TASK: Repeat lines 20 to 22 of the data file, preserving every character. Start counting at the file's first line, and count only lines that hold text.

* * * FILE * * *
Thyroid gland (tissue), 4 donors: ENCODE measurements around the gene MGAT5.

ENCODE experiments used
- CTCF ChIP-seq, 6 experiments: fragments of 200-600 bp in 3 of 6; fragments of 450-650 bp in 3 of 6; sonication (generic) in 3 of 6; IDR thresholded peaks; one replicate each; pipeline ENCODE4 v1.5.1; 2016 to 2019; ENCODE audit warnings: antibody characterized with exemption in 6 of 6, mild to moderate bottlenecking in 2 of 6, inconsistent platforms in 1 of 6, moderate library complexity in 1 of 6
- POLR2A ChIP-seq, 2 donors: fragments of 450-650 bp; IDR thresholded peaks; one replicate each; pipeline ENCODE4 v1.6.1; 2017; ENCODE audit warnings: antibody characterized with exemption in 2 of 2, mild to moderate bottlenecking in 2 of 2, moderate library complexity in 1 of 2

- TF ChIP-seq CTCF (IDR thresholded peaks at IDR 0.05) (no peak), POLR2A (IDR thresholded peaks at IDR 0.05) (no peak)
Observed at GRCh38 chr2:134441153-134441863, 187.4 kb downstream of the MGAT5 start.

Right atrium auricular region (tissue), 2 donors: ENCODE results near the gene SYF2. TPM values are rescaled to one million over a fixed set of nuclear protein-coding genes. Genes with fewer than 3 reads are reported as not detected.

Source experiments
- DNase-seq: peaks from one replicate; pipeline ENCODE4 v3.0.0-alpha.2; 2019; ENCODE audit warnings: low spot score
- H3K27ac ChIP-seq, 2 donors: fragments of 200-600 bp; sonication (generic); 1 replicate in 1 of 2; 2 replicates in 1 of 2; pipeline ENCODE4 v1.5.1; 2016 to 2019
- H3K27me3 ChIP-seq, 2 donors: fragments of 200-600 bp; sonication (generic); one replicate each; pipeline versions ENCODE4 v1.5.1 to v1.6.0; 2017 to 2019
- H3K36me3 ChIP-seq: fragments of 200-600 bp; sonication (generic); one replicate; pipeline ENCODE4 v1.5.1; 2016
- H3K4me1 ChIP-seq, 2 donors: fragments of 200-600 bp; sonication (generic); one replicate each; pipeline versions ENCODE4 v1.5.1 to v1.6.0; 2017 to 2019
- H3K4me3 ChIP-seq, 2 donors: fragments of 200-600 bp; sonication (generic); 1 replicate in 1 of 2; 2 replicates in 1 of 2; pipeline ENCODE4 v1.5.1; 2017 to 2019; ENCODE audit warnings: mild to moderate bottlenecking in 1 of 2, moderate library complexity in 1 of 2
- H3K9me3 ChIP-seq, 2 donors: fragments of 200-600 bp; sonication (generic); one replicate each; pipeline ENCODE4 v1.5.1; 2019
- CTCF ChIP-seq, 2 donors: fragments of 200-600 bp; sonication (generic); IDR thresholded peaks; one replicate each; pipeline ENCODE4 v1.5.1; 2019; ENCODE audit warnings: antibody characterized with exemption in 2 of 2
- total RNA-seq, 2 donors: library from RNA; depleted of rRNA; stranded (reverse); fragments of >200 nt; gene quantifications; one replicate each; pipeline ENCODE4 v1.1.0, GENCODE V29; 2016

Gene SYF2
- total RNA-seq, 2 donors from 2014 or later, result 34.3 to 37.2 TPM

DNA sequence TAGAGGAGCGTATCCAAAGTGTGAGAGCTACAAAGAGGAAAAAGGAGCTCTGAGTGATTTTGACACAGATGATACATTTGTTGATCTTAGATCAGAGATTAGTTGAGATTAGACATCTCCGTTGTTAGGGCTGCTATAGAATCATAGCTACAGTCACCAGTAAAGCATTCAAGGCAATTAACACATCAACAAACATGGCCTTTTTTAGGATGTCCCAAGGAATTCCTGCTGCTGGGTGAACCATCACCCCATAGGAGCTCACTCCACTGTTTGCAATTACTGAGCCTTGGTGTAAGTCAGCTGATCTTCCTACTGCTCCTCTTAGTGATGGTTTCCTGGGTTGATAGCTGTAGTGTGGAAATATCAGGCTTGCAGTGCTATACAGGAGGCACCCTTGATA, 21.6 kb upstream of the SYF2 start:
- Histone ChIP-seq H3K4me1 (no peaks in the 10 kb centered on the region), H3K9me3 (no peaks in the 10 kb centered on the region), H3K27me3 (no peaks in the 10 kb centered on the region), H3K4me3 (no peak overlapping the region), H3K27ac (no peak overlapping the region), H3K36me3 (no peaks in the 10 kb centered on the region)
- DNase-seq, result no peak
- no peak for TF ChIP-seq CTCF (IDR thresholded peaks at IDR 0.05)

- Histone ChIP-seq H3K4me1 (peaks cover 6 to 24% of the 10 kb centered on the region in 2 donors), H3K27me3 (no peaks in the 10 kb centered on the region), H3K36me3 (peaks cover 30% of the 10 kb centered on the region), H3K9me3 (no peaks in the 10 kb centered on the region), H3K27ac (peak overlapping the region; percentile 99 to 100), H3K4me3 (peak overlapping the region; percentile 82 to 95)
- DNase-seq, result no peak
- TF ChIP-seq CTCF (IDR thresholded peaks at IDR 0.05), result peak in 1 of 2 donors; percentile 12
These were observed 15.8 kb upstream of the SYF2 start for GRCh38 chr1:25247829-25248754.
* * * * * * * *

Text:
DNA sequence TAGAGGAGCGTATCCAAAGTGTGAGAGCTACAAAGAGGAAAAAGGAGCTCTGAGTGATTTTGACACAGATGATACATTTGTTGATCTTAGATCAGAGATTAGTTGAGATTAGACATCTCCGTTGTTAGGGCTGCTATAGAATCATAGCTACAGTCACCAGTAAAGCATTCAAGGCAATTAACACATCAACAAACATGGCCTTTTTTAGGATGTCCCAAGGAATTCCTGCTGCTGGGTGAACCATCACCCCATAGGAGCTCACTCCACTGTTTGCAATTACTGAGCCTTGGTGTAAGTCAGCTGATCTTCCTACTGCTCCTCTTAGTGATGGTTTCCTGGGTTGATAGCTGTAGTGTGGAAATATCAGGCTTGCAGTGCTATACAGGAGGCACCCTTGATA, 21.6 kb upstream of the SYF2 start:
- Histone ChIP-seq H3K4me1 (no peaks in the 10 kb centered on the region), H3K9me3 (no peaks in the 10 kb centered on the region), H3K27me3 (no peaks in the 10 kb centered on the region), H3K4me3 (no peak overlapping the region), H3K27ac (no peak overlapping the region), H3K36me3 (no peaks in the 10 kb centered on the region)
- DNase-seq, result no peak